Intellectual history and politics
The Intellectual History cluster fosters collaboration between colleagues and postgraduate students working within the broad field of the history of ideas. It encourages the presentation and dissemination of research exploring the changing landscape of intellectual exchanges in the field of European cultures.
The richness of expertise of the cluster’s members means that it can encompass a multiplicity of critical approaches and methods (literary and cultural studies, political studies, sociology, psychology, among others).
As an interdepartmental structure under the aegis of the School of Languages and Cultures, the Intellectual History cluster is particularly keen to encourage comparative approaches to cross-disciplinary subjects.
Cluster book launch scheduled for spring 2020 (date to be confirmed).
On 23-24 March 2015, Henk de Berg and Karine Zbinden organised an international colloquium on the work of the Bulgarian-born French thinker Tzvetan Todorov. The video below gives an impression of the topics and speakers (there are no full-length papers):
Originally known for his ground-breaking work in literary theory, Tzvetan Todorov is now firmly established as one of the world's foremost cultural critics.
A true son of the Enlightenment, he both defends our fundamental values and questions our deepest certainties. His critical interventions cover an astounding range of topics, from narratology to anti-Semitism, from painting to politics, and from history to current affairs.
Todorov addresses highly complex intellectual and social challenges with lucidity and equanimity, yet without avoiding controversial issues such as Islamic fundamentalism, the war in Iraq, and the International Criminal Court.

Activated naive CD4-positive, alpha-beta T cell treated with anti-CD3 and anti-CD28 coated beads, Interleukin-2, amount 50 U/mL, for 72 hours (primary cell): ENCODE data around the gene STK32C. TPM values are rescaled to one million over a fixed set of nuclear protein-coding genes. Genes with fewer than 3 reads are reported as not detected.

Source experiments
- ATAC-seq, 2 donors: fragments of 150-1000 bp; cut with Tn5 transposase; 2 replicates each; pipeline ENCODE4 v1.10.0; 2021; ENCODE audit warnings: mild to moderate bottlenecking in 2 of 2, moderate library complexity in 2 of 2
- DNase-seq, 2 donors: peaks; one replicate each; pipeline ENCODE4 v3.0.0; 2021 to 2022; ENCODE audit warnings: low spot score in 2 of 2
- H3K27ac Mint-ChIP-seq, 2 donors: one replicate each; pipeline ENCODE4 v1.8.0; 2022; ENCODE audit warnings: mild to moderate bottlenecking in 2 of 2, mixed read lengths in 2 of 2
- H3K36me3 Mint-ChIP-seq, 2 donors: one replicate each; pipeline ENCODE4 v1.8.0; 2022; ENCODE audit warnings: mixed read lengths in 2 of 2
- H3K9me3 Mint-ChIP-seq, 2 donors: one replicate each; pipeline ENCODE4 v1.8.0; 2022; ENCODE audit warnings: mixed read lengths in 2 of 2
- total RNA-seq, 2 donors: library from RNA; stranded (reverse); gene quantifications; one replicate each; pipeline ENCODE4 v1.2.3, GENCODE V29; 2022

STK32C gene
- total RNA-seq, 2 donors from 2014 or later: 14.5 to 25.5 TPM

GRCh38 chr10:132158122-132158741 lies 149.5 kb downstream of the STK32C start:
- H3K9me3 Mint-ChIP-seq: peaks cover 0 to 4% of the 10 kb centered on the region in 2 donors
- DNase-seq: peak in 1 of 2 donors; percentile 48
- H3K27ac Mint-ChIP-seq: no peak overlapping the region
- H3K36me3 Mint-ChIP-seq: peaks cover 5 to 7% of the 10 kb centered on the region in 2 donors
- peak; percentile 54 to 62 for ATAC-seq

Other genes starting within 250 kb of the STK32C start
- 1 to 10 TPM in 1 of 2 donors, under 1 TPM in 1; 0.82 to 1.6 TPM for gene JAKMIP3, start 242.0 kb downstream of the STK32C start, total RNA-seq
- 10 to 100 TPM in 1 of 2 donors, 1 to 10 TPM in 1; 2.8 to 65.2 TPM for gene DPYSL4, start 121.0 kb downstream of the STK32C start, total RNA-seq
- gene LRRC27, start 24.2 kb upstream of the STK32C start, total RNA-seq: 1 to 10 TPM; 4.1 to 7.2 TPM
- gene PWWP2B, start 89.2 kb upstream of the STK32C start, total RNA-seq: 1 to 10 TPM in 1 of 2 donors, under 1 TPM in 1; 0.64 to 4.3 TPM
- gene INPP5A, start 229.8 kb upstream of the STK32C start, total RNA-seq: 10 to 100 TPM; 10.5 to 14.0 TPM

The colloquium explored the variety of domains encompassed by Todorov’s intellectual activity, focussing on in particular on four topics: critical humanism and the legacy of the Enlightenment; totalitarianism and democracy; the role of the intellectual in the 21st century; literature and the humanities.
Areas of research
- Work, family and gender, in French and comparative European perspective (Prof. Jan Windebank)
- Constructions of gender and sexuality in contemporary French media (Dr. Renate Günther)
- Marxism, Early Soviet critiques of orientalism, Gramsci and cultural theory (Prof. Craig Brandist). Languages of ideological subjection (Althusser, Balibar), Imperialism and neo-colonialist discourse (Dr. Sophie Watt)
- Czech underground and dissident literature (Jan Matonoha, corresponding member)
- European (esp. German and French) intellectual history; social thought; literary and cultural theory; 18th-20th-century German literature (Prof Henk de Berg)
- Early Soviet cultural theories (specifically Proletkult, Left Front and sociology of literature), Stalinist aesthetics (Socialist realism in literature, film and theatre), Intellectual history of Stalinism (Professor Evgeny Dobrenko)
- Confrontation with the National Socialist past in political and public discourse in post-war and especially post-unification Germany (Dr. Caroline Pearce)
- Connections between the inter-war Eurasianist movement and Russian literature (Adam Fergus)
- Todorov and Bakhtin, Cross-cultural transmission, Translation, European Intellectual History (Dr. Karine Zbinden)
- History of pedagogical ideas in the 18th century, history of educational theories (Dr. Christine Baycroft)
- Intellectual historiography of the French revolution, development of earth sciences in early modern Europe (Dr. David McCallam)
- Latin American politics and history (Dr. Peter Watt)
- Representations of authority in 19th century French literature; utopian socialisms and the French cultural imagination (Dr. Maxime Goergen)
Intellectual history events
The cluster and its members are involved in the organization and animation of various activities across departments, such as:
- The Bakhtin Centre
- SLC school research seminars
- French Theory Workshops